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An event every day that begins at 1:00 pm, happening 3 times
Stop by for a free book! To mark Banned Books Week, we’re giving away copies of some recently published books that have been banned or challenged because they address sexuality, race, gender, and other topics. All are welcome. Join us on the Diag in front of the Hatcher Library at the University of Michigan, Ann Arbor.
This year’s theme, “Let Freedom Read!” faces off against the spread of book bans, both nationwide and here in Michigan. Along with free books (until we run out), you’ll find information about actions you can take to fight back, because the freedom to read is essential to a functioning democracy.
Choose your book from these titles:
Gender Queer: A Memoir
by Maia Kobabe
A graphic novel about coming out as nonbinary. Currently the most-banned book in America.
The 1619 Project
by Nikole Hannah-Jones
Anthology of essays that seeks to reframe American history with the institution of slavery at its core.
All Boys Aren’t Blue
by George M. Johnson
Series of personal essays following the author’s journey growing up as a queer Black man in Plainfield, New Jersey, and Virginia.
The Hill We Climb
by Amanda Gorman
Spoken word poem recited at the inauguration of President Joe Biden, calling for unity and justice after the riot at the Capitol.
Queer: A Graphic History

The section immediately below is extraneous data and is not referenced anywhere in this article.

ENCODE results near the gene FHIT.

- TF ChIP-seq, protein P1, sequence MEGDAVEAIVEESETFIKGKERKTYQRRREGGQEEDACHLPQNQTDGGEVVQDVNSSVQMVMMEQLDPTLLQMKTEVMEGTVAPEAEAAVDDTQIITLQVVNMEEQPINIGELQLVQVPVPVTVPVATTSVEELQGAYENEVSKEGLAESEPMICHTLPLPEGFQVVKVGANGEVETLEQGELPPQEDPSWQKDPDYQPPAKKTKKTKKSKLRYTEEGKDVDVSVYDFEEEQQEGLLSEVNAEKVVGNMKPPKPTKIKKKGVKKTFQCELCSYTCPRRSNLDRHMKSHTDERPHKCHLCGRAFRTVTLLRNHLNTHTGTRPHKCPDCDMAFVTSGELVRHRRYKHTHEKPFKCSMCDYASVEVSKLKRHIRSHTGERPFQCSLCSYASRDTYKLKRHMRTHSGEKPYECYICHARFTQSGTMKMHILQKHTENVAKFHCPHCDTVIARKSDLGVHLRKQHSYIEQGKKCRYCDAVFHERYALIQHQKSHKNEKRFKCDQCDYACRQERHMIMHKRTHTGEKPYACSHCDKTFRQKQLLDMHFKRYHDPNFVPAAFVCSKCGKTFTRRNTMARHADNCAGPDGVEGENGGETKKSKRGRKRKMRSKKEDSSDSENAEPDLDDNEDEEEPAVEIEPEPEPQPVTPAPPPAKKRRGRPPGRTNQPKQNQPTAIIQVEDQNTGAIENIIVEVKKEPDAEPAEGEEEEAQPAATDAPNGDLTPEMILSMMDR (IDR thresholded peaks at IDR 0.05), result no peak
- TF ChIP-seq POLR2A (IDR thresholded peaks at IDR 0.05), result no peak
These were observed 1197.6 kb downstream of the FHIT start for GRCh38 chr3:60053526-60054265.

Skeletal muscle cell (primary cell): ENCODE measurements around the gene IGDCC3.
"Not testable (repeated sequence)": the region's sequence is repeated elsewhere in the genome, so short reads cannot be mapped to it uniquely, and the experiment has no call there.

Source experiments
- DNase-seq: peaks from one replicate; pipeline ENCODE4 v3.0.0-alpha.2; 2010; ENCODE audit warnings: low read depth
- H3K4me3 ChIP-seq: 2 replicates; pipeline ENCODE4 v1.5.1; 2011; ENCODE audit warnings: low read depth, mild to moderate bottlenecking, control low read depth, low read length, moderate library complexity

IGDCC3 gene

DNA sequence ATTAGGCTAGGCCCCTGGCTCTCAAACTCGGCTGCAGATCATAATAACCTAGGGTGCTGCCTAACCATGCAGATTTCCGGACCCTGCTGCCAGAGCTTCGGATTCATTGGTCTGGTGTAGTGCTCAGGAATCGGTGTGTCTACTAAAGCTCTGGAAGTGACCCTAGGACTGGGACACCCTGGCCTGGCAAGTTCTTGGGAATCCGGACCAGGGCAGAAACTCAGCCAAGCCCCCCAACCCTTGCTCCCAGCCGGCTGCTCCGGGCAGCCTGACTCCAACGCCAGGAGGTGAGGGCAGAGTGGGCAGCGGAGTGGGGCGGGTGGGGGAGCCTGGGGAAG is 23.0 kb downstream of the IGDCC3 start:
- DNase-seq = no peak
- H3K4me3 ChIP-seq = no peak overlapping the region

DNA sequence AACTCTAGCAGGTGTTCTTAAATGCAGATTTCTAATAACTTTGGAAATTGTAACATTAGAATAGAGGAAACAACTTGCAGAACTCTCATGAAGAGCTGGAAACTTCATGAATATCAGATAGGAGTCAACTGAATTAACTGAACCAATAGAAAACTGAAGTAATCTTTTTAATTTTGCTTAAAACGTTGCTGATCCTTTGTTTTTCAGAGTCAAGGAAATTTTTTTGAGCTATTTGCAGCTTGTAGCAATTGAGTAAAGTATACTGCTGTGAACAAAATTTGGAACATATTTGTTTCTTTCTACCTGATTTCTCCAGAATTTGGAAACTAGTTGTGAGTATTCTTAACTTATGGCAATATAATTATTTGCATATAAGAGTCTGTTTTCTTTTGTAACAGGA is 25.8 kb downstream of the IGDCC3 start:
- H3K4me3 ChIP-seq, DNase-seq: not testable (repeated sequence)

by Meg-John Barker and Jules Scheele
A graphic history of LGBTQ+ people and movements.
Milk and Honey
by Rupi Kaur
Collection of poetry and prose about survival — about the experience of violence, abuse, love, loss, and femininity.
by Ellen Hopkins
Novel based loosely on the real-life addictions of the author’s daughter to crystal meth.
Salvage the Bones
by Jesmyn Ward
Gritty but tender novel about a black family and poverty in the days leading up to Hurricane Katrina.
An Indigenous History of the United States
by Roxanne Dunbar-Ortiz
History of the U.S. told from the perspective of Indigenous peoples.
The Glass Castle
by Jeannette Walls
Memoir chronicling an eccentric and deeply dysfunctional family that is also resilient and tight-knit.
All-American Muslim Girl
by Nadine Jolie Courtney
Fictional story of being caught between two worlds, examining matters of subtle and blatant Islamophobia, privilege and erasure, and questions of faith and identity.
by Nic Stone
Novel where a young Black teen grapples with racism — after a traffic stop turns violent at the hands of the police — and what it means for his future.
All American Boys
by Jason Reynolds and Brendan Kiely
Novel telling the story of two teenage boys as they handle racism and police brutality in their community.
They Called Us Enemy
by George Takei, Justin Eisinger, Steven R. Scott, and Harmony Becker
Graphic novel about childhood experiences during the internment of Japanese Americans in World War II.
This One Summer
by Mariko Tamaki and Jillian Tamaki
Graphic novel coming-of-age story about two teen friends discovering the emotional complexities of young adult life.
Mediocre: The Dangerous Legacy of White Male America
by Ijeoma Oluo
A cultural history of white male masculinity in America and how it affects our political and social lives today.
This event is part of the fall Arts & Resistance theme semester sponsored by the U-M College of Literature, Science, and the Arts; the U-M Museum of Art; and the U-M Arts Initiative to explore how the visual, performing, and literary arts play a central role in shaping cultural and political narratives. This project was made possible by a grant from the U-M Arts Initiative.